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From Sanjay Radia <sra...@yahoo-inc.com>
Subject Re: Multi-language serialization discussion
Date Wed, 29 Oct 2008 00:55:14 GMT

On Oct 24, 2008, at 2:39 PM, Doug Cutting wrote:

> Bryan Duxbury wrote:
> > I've been reading the discussion about what serialization/RPC  
> project to
> > use on http://wiki.apache.org/hadoop/Release1.0Requirements, and I
> > thought I'd throw in a pro-Thrift vote.
>
> I've been thinking about this, and here's where I've come to:
>
> It's not just RPC.  We need a single, primary object serialization
> system that's used for RPC and for most file-based application data.
>
> Scripting languages are primary users of Hadoop.  We must thus make it
> easy and natural for scripting languages to process data with Hadoop.
>
> Data should be self-describing.  For example, a script should be  
> able to
> read a file without having to first generate code specific to the
> records in that file.  Similarly, a script should be able to write
> records without having to externally define their schema.
>

I like the self describing data for the reasons you have state.
Q. I assume that in many cases the reader of some serialized data is  
expecting a particular data-definition (or versions of it). In this  
case the
reader has the expected data-definition that was generated from the  
idl. If the two data-definitions (the one from the idl and the other  
from the serialized data)  do not match (modulo versions), then is an  
exception is thrown?

sanjay
>
>
> We need an efficient binary file format.  A file of records should not
> repeat the record names with each record.  Rather, the record schema
> used should be stored in the file once.  Programs should be able to  
> read
> the schema and efficiently produce instances from the file.
>
> The schema language should support specification of required and
> optional fields, so that class definitions may evolve.
>
> For some languages (e.g., Java & C) one may wish to generate native
> classes to represent a schema, and to read & write instances.
>
> So, how well does Thrift meet these needs?  Thrift's IDL is a schema
> language, and JSON is a self-describing data format.  But arbitrary  
> JSON
> data is not generally readable by any Thrift-based program.  And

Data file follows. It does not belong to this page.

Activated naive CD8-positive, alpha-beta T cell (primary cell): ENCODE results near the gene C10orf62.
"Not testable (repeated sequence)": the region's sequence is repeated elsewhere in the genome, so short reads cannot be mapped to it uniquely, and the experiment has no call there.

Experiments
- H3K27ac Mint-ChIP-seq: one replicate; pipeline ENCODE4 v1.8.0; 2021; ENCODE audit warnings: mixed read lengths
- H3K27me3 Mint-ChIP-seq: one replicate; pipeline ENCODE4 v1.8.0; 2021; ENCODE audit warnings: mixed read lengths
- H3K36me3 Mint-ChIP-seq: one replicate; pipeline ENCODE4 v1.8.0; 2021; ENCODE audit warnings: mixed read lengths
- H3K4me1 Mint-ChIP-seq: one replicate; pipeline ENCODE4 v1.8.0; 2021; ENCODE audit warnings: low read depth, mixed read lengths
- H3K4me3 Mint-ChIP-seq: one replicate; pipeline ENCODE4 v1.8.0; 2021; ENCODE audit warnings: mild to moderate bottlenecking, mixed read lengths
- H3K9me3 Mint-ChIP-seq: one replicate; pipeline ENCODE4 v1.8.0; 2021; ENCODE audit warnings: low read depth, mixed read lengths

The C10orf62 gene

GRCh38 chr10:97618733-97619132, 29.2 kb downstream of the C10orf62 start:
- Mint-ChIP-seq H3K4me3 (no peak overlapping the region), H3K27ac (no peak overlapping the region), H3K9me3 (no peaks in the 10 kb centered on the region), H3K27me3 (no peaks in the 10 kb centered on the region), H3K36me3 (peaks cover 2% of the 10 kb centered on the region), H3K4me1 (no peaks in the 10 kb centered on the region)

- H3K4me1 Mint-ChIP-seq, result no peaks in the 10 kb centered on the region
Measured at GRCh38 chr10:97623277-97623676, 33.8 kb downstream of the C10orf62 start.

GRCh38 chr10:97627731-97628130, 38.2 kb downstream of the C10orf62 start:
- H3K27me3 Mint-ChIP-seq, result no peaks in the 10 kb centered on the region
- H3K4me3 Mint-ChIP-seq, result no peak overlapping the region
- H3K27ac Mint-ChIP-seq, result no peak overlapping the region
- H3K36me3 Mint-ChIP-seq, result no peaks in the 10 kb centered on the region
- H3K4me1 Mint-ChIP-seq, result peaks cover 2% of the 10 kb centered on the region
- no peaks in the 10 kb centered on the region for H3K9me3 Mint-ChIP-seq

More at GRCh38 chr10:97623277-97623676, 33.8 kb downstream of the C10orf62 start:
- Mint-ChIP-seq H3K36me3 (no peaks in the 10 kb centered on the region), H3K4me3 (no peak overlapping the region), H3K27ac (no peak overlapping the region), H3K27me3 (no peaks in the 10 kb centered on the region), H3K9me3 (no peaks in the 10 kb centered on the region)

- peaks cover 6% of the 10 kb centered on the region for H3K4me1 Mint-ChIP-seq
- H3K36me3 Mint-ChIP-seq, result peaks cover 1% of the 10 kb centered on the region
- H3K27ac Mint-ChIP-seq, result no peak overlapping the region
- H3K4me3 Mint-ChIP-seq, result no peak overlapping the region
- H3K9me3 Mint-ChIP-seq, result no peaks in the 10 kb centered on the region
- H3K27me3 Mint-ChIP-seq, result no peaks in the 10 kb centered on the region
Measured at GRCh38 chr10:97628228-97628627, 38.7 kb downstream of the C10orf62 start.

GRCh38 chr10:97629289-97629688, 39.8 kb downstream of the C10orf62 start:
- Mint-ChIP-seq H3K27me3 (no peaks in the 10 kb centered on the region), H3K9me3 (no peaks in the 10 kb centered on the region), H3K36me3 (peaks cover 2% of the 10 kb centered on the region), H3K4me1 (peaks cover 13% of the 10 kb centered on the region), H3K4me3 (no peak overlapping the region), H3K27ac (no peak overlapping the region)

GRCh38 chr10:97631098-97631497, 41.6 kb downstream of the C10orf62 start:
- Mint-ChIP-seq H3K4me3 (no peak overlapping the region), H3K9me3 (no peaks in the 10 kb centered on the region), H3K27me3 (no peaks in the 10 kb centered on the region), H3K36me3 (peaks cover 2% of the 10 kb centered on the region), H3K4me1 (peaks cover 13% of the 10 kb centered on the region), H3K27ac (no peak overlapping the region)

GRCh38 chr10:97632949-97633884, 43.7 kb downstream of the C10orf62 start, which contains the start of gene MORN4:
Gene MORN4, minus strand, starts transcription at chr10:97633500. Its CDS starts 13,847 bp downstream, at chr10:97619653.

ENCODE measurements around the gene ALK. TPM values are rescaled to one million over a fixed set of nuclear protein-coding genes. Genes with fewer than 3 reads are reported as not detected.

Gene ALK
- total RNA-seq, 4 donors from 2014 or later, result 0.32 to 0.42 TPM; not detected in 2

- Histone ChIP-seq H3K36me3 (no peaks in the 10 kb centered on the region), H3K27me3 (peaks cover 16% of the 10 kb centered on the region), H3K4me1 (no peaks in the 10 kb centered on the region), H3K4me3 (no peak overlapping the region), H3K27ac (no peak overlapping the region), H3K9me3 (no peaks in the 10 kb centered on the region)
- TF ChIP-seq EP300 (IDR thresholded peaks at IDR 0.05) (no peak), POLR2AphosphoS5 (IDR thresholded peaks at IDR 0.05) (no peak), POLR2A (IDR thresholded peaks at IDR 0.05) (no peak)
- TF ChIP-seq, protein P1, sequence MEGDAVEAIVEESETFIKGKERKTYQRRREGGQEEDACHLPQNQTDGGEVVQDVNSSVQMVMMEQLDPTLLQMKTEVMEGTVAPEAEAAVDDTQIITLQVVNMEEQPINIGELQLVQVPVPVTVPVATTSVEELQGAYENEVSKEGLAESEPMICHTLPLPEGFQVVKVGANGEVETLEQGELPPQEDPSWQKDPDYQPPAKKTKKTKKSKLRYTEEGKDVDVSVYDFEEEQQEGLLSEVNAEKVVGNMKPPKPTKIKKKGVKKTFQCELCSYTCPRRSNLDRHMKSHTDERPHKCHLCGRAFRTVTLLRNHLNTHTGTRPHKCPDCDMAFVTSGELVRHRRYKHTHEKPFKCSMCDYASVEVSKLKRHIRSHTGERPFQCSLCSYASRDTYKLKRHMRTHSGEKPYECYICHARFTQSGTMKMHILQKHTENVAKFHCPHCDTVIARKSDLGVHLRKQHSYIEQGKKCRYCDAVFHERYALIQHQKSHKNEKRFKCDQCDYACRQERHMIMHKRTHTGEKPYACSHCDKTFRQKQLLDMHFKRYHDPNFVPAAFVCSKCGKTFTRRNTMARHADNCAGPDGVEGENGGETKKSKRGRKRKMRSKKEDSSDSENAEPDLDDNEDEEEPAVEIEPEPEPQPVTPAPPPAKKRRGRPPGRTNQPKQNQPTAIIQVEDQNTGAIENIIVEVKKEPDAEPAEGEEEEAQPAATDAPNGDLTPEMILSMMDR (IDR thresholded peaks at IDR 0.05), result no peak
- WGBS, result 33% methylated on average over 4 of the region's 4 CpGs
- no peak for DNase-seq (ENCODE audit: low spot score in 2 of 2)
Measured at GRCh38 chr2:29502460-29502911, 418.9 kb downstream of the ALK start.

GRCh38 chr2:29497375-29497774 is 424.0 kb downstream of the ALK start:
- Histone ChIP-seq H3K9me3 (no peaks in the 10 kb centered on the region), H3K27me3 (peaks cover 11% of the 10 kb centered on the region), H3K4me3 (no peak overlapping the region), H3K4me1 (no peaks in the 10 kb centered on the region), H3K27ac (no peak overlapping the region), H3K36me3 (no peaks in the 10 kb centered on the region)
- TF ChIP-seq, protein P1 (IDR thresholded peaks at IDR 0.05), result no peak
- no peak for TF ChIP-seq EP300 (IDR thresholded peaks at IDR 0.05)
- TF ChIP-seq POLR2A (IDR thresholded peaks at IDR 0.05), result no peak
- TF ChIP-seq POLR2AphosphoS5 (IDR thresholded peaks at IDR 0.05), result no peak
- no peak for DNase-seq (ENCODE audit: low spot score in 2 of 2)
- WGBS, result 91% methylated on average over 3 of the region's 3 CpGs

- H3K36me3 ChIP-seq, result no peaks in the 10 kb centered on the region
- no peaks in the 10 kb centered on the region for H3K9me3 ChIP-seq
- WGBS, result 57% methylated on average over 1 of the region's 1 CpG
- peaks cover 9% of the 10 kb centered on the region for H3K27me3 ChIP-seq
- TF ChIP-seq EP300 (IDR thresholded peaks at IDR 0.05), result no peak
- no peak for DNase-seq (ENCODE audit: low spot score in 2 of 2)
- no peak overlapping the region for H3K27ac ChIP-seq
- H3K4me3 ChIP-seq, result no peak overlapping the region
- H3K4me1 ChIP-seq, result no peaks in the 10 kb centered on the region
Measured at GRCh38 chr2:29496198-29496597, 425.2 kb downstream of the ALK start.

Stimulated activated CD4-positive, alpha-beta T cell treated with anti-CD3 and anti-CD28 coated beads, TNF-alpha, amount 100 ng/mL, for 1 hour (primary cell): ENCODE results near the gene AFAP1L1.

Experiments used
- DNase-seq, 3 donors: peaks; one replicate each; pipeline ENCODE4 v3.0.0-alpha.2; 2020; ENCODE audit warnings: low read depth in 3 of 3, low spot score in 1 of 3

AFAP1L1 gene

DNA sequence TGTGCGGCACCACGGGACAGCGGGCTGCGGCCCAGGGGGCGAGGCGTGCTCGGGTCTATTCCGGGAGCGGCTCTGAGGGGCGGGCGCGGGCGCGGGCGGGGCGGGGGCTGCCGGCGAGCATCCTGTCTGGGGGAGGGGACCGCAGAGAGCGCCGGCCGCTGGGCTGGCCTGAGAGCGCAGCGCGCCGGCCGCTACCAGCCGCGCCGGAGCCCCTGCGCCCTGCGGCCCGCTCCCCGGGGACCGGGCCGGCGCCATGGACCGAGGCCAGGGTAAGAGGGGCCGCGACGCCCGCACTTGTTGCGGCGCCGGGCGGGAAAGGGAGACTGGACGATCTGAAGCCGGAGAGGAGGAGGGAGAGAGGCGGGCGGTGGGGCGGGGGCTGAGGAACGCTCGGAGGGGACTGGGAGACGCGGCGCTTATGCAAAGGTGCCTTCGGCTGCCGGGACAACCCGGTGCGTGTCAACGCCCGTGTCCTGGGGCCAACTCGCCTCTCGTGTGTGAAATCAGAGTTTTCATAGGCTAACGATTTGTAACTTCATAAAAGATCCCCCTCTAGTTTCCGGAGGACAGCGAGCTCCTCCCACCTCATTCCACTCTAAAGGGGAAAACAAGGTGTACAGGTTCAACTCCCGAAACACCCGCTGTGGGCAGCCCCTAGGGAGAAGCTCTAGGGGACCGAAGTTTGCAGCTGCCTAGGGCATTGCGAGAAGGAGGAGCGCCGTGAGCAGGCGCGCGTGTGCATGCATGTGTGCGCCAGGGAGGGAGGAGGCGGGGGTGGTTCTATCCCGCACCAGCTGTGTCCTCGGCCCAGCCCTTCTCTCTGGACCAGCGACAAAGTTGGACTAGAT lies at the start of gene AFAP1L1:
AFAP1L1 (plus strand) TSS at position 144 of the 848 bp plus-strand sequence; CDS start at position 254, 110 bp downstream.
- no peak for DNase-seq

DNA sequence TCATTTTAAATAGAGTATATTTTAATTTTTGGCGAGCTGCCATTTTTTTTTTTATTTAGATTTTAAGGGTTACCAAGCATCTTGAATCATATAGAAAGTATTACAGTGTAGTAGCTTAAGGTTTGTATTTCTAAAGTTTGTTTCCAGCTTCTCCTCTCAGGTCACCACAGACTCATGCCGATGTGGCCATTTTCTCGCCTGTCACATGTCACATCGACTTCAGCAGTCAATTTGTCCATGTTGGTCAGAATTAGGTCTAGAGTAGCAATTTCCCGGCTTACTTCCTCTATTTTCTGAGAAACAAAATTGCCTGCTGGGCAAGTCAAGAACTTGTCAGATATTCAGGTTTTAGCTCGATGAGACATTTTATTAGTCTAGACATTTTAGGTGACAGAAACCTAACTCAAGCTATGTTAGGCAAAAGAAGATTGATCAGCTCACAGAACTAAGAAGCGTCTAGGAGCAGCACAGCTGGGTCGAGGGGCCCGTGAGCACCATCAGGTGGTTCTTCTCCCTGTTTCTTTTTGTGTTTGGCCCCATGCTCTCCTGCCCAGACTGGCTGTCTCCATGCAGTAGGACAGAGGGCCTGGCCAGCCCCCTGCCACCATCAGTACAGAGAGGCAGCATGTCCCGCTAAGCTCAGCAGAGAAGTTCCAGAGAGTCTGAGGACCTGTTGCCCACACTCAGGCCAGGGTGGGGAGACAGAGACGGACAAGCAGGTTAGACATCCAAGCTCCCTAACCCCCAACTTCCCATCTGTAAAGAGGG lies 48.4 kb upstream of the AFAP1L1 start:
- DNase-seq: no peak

> Thrift's binary formats are not self-describing: they do not include  
> the
> IDL.  Nor does the Thrift runtime in each language permit one to  
> read an
> IDL specification and then use it to efficiently read and write  
> compact,
> self-describing data.
>
> I wonder if we might instead use use JSON schemas to describe data.
>
> http://groups.google.com/group/json-schema/web/json-schema-proposal---second-draft
>
> We'd implement, in each language, a codec that, given a schema, can
> efficiently read and write instances of that schema.  (JSON schemas  
> are
> JSON data, so any language that supports JSON can already read and  
> write
> a JSON schema.)  The writer could either take a provided schema, or
> automatically induce a schema from the records written.  Schemas would
> be stored in data files, with the data.
>
> JSON's not perfect.  It doesn't (yet) support binary data: that would
> need to be fixed.  But I think Thrift's focus on code-generation makes
> it less friendly to scripting languages, which are primary users of
> Hadoop.  Code generation is possible given a schema, and may be useful
> as an optimization in many cases, but it should be optional, not  
> central.
>
> Folks should be able to process any file without external  
> information or
> external compilers.  A small runtime codec is be all that should be
> implemented in each language.  Even if that's not present, data  
> could be
> transparently and losslessly converted to and from textual JSON by,  
> e.g.
> C utility programs, since most languages already have JSON codecs.
>
> Does this make any sense?
>
> Doug
>


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